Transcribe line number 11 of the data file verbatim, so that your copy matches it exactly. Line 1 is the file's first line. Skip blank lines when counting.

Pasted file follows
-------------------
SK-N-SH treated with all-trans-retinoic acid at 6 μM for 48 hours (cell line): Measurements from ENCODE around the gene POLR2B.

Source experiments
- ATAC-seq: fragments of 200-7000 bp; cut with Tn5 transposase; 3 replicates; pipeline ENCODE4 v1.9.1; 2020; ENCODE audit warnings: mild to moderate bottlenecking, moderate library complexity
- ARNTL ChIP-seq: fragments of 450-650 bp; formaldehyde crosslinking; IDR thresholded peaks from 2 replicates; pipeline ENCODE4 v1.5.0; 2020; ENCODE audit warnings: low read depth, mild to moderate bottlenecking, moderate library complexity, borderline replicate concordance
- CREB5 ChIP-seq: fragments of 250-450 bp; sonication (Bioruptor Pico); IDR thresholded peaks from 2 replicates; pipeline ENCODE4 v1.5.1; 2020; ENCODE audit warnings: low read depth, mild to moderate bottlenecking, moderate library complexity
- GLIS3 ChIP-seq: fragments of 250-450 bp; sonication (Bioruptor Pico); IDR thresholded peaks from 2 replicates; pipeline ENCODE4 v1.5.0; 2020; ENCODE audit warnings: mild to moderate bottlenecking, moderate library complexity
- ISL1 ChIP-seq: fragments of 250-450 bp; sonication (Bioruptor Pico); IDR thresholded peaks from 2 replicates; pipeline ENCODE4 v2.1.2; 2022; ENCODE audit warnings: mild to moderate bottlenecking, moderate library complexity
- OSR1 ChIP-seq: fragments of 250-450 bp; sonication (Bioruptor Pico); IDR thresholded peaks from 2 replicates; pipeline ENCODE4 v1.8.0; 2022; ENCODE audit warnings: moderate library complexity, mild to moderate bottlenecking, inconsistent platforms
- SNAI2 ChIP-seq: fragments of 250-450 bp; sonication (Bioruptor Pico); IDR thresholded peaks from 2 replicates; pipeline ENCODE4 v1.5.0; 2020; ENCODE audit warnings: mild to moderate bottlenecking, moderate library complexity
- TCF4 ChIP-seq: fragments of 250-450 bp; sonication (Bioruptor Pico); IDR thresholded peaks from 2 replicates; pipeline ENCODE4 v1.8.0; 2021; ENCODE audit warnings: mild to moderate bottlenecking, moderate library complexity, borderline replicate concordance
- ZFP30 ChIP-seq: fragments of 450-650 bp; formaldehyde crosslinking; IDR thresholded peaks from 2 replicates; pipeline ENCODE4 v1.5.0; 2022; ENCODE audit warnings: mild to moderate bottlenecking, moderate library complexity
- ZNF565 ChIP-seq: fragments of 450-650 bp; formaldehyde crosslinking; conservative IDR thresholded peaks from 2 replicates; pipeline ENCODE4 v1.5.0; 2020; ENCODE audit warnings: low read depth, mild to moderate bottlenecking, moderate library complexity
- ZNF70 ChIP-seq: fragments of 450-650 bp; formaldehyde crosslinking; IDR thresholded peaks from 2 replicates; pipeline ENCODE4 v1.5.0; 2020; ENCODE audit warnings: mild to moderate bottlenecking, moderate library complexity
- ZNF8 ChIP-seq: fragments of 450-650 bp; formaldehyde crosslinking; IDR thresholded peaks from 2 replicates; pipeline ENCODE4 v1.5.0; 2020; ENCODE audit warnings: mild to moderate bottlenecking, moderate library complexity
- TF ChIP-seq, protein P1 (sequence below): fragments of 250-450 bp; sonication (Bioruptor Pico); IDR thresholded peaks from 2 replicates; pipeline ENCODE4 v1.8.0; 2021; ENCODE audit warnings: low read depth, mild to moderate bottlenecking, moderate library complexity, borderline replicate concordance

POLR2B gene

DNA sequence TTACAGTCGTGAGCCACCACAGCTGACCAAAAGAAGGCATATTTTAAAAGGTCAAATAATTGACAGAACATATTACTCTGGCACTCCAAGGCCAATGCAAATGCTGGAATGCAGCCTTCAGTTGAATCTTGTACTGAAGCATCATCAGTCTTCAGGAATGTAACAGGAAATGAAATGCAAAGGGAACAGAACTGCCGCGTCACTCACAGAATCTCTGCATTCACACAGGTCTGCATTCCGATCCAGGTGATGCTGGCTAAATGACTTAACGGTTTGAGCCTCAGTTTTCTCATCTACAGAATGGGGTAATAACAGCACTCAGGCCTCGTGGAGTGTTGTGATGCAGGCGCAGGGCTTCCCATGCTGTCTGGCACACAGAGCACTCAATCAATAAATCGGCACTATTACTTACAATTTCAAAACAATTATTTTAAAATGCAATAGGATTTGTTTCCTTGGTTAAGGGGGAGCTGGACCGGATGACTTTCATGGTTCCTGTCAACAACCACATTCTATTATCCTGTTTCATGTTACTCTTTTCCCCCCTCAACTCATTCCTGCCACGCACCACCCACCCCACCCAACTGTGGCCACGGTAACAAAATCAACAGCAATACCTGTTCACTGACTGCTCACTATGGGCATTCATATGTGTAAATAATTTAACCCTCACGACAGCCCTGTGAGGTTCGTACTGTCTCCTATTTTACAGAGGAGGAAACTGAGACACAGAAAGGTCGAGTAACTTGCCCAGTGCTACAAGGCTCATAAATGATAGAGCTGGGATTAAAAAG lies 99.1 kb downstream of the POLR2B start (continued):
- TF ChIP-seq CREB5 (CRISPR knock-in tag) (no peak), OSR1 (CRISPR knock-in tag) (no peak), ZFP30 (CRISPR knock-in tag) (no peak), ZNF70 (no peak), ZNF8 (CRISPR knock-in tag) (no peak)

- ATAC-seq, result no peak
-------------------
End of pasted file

- ZFP30 ChIP-seq: fragments of 450-650 bp; formaldehyde crosslinking; IDR thresholded peaks from 2 replicates; pipeline ENCODE4 v1.5.0; 2022; ENCODE audit warnings: mild to moderate bottlenecking, moderate library complexity